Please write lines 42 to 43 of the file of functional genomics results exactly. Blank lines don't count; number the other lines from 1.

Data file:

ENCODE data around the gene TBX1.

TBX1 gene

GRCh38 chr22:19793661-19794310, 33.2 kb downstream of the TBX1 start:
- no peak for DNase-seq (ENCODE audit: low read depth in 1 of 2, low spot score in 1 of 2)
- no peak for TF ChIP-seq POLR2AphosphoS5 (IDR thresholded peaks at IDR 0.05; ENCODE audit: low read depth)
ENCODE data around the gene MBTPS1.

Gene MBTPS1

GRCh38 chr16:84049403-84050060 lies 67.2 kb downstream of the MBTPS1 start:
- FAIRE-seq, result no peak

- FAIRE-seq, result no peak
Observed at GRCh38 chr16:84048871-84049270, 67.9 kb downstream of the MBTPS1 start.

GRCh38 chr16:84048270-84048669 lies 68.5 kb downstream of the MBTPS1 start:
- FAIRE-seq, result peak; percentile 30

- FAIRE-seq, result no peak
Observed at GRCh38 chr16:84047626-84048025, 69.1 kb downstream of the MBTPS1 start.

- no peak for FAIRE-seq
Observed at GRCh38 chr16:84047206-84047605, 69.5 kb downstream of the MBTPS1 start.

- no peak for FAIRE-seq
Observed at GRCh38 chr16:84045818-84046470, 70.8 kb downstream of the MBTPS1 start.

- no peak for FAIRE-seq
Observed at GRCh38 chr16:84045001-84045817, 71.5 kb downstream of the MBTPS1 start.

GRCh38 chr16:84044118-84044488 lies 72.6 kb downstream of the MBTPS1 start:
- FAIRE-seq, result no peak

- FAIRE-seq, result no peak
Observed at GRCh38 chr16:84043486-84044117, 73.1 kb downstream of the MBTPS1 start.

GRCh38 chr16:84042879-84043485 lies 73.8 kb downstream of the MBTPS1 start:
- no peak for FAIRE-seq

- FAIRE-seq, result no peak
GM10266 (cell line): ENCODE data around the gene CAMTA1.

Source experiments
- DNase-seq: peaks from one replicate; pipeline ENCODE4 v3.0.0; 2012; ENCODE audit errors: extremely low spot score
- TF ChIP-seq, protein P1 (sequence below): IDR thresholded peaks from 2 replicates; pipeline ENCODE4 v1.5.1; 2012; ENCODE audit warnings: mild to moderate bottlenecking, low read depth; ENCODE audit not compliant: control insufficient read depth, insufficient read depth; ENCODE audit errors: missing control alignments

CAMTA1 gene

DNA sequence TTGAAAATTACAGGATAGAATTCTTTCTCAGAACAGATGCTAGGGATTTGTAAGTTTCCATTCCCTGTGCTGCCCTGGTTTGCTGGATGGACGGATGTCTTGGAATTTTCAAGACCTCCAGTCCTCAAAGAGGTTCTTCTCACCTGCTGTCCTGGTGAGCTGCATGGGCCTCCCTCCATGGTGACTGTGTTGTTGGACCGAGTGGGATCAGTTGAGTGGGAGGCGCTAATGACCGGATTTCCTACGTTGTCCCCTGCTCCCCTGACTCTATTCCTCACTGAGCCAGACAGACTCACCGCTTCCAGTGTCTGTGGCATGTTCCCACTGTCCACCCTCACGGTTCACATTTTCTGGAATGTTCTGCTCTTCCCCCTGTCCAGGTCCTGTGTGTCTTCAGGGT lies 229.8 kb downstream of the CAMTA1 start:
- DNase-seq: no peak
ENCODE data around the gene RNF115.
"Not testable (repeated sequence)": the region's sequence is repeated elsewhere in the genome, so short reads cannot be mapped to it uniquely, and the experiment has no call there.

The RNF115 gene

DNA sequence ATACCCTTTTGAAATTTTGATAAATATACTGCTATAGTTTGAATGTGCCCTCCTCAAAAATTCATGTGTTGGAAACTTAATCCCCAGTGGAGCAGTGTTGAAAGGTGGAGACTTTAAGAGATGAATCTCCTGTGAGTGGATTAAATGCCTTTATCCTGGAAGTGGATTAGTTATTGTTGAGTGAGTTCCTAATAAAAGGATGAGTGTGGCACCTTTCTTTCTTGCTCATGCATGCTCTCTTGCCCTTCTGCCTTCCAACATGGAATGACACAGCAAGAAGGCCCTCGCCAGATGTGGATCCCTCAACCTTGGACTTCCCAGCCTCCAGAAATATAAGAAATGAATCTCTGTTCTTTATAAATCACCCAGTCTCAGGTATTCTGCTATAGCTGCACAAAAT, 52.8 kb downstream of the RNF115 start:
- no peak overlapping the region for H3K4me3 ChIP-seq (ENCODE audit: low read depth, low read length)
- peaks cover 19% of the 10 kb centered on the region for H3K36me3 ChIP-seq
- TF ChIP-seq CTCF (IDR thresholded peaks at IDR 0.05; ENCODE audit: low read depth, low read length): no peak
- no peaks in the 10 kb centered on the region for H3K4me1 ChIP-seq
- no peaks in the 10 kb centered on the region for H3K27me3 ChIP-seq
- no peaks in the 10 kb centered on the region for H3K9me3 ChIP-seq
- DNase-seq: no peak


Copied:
- TF ChIP-seq CTCF (IDR thresholded peaks at IDR 0.05; ENCODE audit: low read depth, low read length): no peak
- no peaks in the 10 kb centered on the region for H3K4me1 ChIP-seq